By Jim Grey (about)
After eight years writing and editing software documentation, I itched to make software again, like I did in college. So I took a job with a software company as a tester.
The company made a sprawling product for an industry I knew nothing about, so I had lots to learn. Given my background, the first thing I did was reach for the manuals. They were incomplete, inaccurate, and poorly organized. There was online help, but it was unnavigable. Nobody was ever going to use the documentation to successfully learn the product. My boss managed the technical writers too, so I marched into his office to complain. I wasn’t delicate about it. “This stuff is terrible! I can’t believe you ship this to customers! It’s an embarrassment.”
He leaned back in his chair and calmly said, “What would you do to fix it?”
“I would throw it out and start over,” I began. And then over the next ten minutes, off the top of my head I outlined a project that would create new manuals and online help that would actually help users not just use the product, but get the best value from it.
Three days later, he called me back into his office. “Remember that thing you said you’d do with the documentation? You are now manager of the Documentation Department. Make it so.”
It was a bold move for him to take a gamble on me. I’d never managed people, and my project management experience was limited. What I didn’t know was that every year the company surveyed its users about product quality – and every year the documentation got the most complaints. My boss had been told to fix this problem, but had no idea how. Then I walked in with a solution that sounded like it just might work.
Most of this story is just the nuts and bolts of the project – hiring and coaching staff, creating plans and schedules, doing visual and information design for the new manuals and online help, managing the project, reporting to management, and even doing some of the writing myself. The details would be interesting only to another technical writer. Much of this was new to me, but I had excellent support from a boss who needed to see his gamble pay off. He also helped me navigate the inevitable office politics, including another manager who kept trying to torpedo my efforts. Also, the program manager helped me master the project management tools we used, none of which I had ever even seen before. My team and I worked on the project for a year and a half. It’s not often a technical writing team gets an opportunity to do a clean-sheet rewrite like this, and they were all enthusiastic about it. I worked hard to clear their roadblocks, respond quickly to their concerns, and generally be a good guy to work for, and it paid off in the excellent work they delivered. When we were done, we had written over 3,000 pages and had created a seven-megabyte context-sensitive online help system.
I was invited to demonstrate the new online help at the annual user conference. 600 people flew in from all over the United States, and there I was before them on the opening session’s main stage. My presentation was the last of a series about new features in the product. When I finished, to my astonishment the online help received enthusiastic applause – and then one person stood, and a few more, and several more, and soon the whole room was standing and applauding. That moment remains the pinnacle of my career; I can’t imagine anything else ever overtaking it. The icing on the cake was when I overheard the VP of Sales say to my boss, “All the blankety-blank new features we pushed you to put into the product, and everybody liked the blankety-blank online help the best! The online help! You’ve got to be blankety-blank kidding me!”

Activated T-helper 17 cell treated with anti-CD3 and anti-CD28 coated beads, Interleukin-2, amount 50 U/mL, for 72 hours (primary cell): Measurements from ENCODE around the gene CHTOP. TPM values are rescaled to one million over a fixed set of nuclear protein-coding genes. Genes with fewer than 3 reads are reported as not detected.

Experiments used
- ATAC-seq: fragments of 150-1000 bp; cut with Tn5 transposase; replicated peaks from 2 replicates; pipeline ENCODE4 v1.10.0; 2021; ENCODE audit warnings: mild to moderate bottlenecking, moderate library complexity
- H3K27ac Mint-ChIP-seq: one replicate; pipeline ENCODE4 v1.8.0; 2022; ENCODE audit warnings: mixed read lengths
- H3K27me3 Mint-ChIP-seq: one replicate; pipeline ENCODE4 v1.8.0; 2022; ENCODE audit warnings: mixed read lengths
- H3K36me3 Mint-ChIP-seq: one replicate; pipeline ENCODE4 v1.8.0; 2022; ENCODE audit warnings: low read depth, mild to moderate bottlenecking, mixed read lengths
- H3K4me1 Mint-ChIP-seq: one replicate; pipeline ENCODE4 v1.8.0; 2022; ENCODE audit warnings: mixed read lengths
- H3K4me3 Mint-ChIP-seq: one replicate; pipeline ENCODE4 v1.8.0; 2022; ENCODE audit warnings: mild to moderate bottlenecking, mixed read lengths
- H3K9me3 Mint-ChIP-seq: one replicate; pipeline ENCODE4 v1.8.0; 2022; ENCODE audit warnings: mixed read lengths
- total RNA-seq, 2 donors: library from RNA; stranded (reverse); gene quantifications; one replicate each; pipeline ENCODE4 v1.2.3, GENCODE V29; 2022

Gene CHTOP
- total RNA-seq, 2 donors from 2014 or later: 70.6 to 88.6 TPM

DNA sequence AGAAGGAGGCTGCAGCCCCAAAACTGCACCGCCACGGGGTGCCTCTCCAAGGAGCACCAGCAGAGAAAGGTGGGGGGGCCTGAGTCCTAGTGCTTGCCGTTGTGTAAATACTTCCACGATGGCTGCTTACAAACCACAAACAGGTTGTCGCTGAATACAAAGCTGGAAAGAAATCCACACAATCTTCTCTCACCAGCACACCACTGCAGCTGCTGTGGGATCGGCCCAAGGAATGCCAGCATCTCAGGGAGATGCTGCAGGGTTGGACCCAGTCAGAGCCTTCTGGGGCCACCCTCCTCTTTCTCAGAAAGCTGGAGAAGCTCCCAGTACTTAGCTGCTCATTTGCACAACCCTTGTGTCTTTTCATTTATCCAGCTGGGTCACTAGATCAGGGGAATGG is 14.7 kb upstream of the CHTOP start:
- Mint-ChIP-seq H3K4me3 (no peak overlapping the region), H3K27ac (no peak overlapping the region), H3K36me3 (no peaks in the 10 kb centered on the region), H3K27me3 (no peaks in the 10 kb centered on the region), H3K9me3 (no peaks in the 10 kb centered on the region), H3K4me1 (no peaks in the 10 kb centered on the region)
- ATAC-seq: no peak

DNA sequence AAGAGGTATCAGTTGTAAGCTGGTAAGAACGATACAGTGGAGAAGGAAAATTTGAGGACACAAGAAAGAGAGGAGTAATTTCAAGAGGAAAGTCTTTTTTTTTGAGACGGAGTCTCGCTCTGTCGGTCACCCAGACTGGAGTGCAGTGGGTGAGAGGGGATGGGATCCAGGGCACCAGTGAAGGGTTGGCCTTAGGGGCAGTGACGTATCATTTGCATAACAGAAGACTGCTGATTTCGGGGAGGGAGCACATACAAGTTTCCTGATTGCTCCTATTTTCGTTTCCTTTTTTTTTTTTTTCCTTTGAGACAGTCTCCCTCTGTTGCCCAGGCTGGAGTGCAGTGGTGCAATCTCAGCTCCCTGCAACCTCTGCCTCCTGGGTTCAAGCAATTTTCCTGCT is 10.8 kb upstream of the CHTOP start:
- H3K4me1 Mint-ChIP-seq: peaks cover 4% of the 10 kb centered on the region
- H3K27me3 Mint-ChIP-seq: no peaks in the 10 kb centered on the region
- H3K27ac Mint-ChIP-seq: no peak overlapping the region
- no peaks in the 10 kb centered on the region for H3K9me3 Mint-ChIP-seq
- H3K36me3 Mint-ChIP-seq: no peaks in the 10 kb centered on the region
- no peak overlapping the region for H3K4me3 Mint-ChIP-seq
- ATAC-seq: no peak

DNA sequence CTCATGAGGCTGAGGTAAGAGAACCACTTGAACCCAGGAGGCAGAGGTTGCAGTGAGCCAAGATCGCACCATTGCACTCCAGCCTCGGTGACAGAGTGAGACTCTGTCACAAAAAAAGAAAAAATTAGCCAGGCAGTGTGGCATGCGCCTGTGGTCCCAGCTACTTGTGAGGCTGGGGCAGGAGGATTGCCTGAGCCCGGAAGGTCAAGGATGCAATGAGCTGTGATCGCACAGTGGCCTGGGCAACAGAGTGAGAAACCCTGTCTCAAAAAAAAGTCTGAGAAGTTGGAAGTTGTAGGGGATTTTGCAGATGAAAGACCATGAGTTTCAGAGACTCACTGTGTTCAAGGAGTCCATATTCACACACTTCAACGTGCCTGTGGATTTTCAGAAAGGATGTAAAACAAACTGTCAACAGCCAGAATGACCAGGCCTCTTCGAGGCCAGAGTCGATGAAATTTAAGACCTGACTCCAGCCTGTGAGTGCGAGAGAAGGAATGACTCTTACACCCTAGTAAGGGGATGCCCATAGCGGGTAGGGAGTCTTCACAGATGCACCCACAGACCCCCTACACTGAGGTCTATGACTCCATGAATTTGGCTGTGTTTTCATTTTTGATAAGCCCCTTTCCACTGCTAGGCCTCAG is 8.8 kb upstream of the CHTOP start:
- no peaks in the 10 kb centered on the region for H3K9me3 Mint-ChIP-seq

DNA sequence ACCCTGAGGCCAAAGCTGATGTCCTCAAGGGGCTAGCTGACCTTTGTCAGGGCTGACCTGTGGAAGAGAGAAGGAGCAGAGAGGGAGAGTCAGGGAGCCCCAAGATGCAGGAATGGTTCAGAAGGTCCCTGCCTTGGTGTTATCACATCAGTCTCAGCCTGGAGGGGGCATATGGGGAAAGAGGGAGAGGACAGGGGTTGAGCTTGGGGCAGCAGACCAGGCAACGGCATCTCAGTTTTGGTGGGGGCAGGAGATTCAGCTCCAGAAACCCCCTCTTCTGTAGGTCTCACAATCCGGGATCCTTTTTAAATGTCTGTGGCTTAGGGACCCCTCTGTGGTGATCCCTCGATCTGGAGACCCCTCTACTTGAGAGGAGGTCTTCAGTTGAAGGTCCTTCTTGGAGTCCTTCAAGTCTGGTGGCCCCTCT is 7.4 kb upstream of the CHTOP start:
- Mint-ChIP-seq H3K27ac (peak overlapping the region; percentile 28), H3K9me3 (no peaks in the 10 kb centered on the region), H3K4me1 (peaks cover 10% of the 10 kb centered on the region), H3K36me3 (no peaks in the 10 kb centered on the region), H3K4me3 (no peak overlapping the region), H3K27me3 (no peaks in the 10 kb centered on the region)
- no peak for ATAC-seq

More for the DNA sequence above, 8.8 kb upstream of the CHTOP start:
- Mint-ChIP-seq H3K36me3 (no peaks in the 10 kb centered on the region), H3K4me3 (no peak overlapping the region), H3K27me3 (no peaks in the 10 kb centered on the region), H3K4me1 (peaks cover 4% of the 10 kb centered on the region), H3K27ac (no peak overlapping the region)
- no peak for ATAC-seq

I used to think I was just a grunt paid to trade the words I wrote for a paycheck. Through this project I learned just how interdependent everyone is at a company, and how everybody is important. Specifically, I learned:
If you want to see your great ideas implemented, they need to solve a big problem the company thinks it has. The problems your company thinks it has may very well be different from the problems your company actually has. Frame your ideas in terms of solving the problems the company thinks it has.
When you’re doing something you’ve never done before, find people who can coach you through it. I don’t care how far down the ladder you are at your company, your success helps determine other peoples’. Look for someone who both knows how to do the thing you need to learn and whose success depends in part on yours – that last bit motivates them to help you. In my case, it was my boss and the program manager.
Work for people who clear roadblocks out of your way so you can be most effective. I now leave situations where the boss doesn’t help me in this way. It’s that critical.
Your success always depends on other people, so treat them well. In giving my team an exciting assignment and creating an environment in which they could focus, they happily turned out huge quantities of good work. Also, after we shipped the new documentation, I promoted every writer. They deserved it.
A footnote: That company went through tough times a few years later and so we all moved on, some for better positions and others (like me) because they couldn’t afford to pay us anymore. One of the writers who had worked for me called me one day seven years later, by which time I really had moved into software testing. She said, “We have an opening here for a test manager. I’d love to work with you again, and this is a good place to work. You really should apply.” I did, and I got the job. I found out later that just before my interview, she went to the VP and said, “He’s a great boss. You don’t want to let him get away.”
Sometimes the good things you do come back to you!